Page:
NYT Special On Howard Marks: Treasure Hunters of the Financial CrisisVW Staff
Howard Marks is going mainstream!
Five years ago, the global financial system was falling apart. Lehman Brothers had imploded. Banks had stopped lending. Foreclosure signs were as common as weeds on the front lawns of suburban homes.
And Bruce A. Karsh saw the buying opportunity of a lifetime.
Mr. Karsh, a low-key money manager from Los Angeles, had spent his career analyzing and trading the debt of companies. With the world economy buckling, the prices of corporate debt had plunged to levels suggesting that much of American industry was hurtling toward bankruptcy.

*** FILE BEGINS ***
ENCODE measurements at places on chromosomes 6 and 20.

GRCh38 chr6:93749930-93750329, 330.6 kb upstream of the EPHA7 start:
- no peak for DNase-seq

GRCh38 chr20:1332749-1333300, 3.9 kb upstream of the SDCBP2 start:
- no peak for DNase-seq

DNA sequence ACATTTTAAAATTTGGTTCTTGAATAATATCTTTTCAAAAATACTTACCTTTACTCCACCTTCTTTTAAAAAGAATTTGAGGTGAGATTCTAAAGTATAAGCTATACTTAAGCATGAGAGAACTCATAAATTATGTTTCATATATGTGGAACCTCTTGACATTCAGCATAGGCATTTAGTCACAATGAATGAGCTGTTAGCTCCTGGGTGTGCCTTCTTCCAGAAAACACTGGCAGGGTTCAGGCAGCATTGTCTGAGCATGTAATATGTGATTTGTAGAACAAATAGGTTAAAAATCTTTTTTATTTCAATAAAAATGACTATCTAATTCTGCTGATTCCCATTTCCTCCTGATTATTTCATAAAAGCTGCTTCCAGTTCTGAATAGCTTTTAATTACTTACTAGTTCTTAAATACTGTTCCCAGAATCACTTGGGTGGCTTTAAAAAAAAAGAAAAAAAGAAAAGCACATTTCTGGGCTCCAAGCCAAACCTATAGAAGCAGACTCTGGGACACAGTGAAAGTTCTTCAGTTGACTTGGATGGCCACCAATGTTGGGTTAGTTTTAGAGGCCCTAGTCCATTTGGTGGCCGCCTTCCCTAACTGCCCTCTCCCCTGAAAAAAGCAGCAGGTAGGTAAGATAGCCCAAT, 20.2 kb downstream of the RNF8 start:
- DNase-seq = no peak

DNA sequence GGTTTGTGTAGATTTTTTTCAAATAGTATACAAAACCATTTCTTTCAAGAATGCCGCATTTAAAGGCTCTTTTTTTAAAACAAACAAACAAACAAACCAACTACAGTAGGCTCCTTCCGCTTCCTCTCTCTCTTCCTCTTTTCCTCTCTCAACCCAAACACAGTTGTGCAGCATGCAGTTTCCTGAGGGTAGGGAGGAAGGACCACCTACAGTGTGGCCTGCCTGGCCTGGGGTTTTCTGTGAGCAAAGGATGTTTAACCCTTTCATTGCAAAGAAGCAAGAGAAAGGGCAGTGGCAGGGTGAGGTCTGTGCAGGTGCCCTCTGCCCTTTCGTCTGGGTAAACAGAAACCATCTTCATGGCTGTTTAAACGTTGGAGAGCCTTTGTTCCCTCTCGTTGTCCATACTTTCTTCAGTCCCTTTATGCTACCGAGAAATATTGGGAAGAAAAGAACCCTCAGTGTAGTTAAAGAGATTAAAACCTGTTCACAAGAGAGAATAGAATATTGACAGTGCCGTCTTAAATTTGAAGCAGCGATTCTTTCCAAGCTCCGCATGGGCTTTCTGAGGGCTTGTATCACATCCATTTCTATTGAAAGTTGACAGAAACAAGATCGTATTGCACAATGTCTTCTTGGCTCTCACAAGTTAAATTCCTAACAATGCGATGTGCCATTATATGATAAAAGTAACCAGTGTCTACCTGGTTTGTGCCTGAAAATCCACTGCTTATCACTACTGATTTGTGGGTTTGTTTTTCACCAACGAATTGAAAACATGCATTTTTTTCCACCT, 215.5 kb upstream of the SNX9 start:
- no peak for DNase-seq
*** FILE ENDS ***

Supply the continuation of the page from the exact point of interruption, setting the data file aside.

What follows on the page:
So Mr. Karsh, through his Oaktree Capital Managementfirm, plowed money into distressed debt at a torrid pace, investing more than $6 billion over a three-month stretch.
“Unless the second Great Depression lies ahead,” Howard S. Marks, Oaktree’s chairman, wrote to their clients on Oct. 6, 2008, “today’s purchases should produce substantial returns, and in a few years we’ll reminisce together about how easy it was to take advantage of the bargains of 2008-09.”
It paid off. With the help of an extraordinary government bailout and stimulus, the second Great Depression never came and a global recession eventually faded. A half-decade later, Mr. Marks’s prediction has come to pass. Virtually all of the debt bought on the cheap has fully recovered in value. The trade yielded spectacular profits, earning about $6 billion in gains for Oaktree’s investors and $1.5 billion for Mr. Karsh, Mr. Marks and their partners.